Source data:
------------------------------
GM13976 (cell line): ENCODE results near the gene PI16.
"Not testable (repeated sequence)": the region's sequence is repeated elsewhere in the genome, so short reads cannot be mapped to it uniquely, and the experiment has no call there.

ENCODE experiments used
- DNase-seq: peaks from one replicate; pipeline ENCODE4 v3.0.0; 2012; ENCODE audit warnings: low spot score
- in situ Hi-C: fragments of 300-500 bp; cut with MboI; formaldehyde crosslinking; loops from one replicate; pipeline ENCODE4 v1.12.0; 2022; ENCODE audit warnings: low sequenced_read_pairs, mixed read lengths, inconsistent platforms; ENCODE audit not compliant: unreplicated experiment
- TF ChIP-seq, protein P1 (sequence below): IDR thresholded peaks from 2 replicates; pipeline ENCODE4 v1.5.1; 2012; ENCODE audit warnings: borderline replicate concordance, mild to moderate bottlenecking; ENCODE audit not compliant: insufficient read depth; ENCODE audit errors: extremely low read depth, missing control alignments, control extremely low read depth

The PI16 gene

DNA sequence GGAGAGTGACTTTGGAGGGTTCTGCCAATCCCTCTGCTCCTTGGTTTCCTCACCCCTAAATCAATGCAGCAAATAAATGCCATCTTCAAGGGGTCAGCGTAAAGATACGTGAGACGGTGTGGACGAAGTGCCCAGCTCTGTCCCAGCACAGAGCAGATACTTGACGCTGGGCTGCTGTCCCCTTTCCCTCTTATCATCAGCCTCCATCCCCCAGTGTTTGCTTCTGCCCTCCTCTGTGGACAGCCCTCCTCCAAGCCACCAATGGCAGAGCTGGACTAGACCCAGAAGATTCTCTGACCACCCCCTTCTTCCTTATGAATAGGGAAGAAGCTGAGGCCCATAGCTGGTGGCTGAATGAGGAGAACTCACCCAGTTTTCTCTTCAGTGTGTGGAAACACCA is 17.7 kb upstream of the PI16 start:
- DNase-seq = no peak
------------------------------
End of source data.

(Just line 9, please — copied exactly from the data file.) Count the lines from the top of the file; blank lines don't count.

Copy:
- DNase-seq = no peak